What's the origin of the (I believe Brit) slang "L7"?

In particular what decade (or even century) did this come from?


Footnote - entirely possible it is not British; IDK. Could have an earlier origin?

  • 6
    What is L7?.....
    – user 66974
    Commented Nov 5, 2020 at 21:40
  • 4
    Could you provide some context? If you do that you should reach the 30 character requirement without having to add junk.
    – Barmar
    Commented Nov 5, 2020 at 21:44
  • 2
    You should still be able to provide some examples of how it's used.
    – Barmar
    Commented Nov 5, 2020 at 21:48
  • 3
    I'm not sure it's as well-known as you think. I've never heard of it. You mention a song and don't even give the song's title. Having now looked it up and found it describes a square I think I can guess where it came from.
    – nnnnnn
    Commented Nov 5, 2020 at 21:52
  • 6
    -1 to this question. It shows no research or context at all. Commented Nov 5, 2020 at 22:21

2 Answers 2


Its origin appears to be from teen Black AmE, from the ‘50s. Is it used both as a noun and also as an adjective:

L-7 (noun) also l-seven

[the L and the 7 when put together form a SE square thus a pun on square n. (3b); the word can be accompanied by using thumb and forefinger extended at right angles, forming an L and a 7, and when the two are combined they form a square]

(US black/teen) a conventional, tedious person, unsympathetic to teen interests.

  • 1956 Artie Shaw in West Coast Jazz 79: Hollywood’s latest lingo for a square: for an L and a 7 with your fingers and that’s what you get [W&F].

L-7 (adjective) also l-seven

(US black/teen) unfashionable, unsophisticated.

  • 1972 D. Claerbaut Black Jargon in White America 71: L7 adj., completely out of style; not like the group.

(Green's Dictionary of Slang)

  • Since the L and the 7 are used for their shape rather than for their semantic significance, this is a rebus rather than a pun. Commented Nov 7, 2020 at 14:39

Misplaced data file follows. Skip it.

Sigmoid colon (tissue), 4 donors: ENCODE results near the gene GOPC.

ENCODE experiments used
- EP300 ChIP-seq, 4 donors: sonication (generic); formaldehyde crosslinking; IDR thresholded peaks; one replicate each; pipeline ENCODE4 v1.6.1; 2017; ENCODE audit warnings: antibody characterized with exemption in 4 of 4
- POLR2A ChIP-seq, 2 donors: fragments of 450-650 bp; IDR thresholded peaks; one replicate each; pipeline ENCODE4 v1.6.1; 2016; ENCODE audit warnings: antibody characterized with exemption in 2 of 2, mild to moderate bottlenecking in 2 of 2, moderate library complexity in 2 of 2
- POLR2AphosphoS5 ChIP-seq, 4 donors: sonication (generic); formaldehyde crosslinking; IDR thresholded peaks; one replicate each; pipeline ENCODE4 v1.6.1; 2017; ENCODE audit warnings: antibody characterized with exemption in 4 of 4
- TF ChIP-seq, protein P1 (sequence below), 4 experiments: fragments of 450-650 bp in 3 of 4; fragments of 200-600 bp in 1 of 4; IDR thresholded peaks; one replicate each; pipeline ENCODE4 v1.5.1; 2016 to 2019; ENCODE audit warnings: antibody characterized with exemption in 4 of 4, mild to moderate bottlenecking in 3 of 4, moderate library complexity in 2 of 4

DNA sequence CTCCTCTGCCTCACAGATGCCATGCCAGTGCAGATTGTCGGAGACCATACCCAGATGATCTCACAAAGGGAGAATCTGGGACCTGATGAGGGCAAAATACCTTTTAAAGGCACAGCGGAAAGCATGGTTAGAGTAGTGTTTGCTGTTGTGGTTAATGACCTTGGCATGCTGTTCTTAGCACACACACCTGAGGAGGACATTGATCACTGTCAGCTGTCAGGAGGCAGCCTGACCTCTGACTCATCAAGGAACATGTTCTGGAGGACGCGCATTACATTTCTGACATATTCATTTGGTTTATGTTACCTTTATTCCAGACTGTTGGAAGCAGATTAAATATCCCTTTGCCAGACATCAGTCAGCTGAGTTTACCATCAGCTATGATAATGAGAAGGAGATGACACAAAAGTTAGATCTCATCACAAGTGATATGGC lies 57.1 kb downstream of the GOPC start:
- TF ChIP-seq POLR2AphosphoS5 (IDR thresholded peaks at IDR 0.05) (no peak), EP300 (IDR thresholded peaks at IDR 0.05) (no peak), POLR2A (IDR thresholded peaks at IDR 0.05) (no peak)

• Correct. I'm old enough to have used it, as a teenager circa 1958. If someone expressed disdain for Elvis Presley or Cliff Richard - they were said to be L7.
    – WS2
    Commented Oct 1, 2021 at 7:45

According to a Reddit post

A square.. hence shape of L7 {}

the origin is that the two adjacent characters L7 looks kind of like a square.

It doesn't look very square when the riser of 7 is on an angle (as in most modern computer fonts), but if you write it vertically it's pretty close.

I found a number of references with definitions (Urban Dictionary, Dictionary of Slang) but they didn't offer origins.

  • It might look square the way some people write it, too.
    – Barmar
    Commented Nov 5, 2020 at 21:56
  • That's certainly true and it's an amazing insight. However we truly need more info.
    – Fattie
    Commented Nov 5, 2020 at 21:58
  • 1
    Since no one else has explicitly noted this, you can also make the sign of L7 with the outstretched index finger and thumb of both hands, presumably to nonverbally indicate to a third party that someone nearby is a "square". Commented Nov 5, 2020 at 22:33
  • 2
    @DougWarren That's in the other answer.
    – Barmar
    Commented Nov 5, 2020 at 22:39
  • 1
    @WeatherVane The McCartney reference wasn't in the original question, it was added later when commenters asked for an example.
    – Barmar
    Commented Nov 6, 2020 at 2:23

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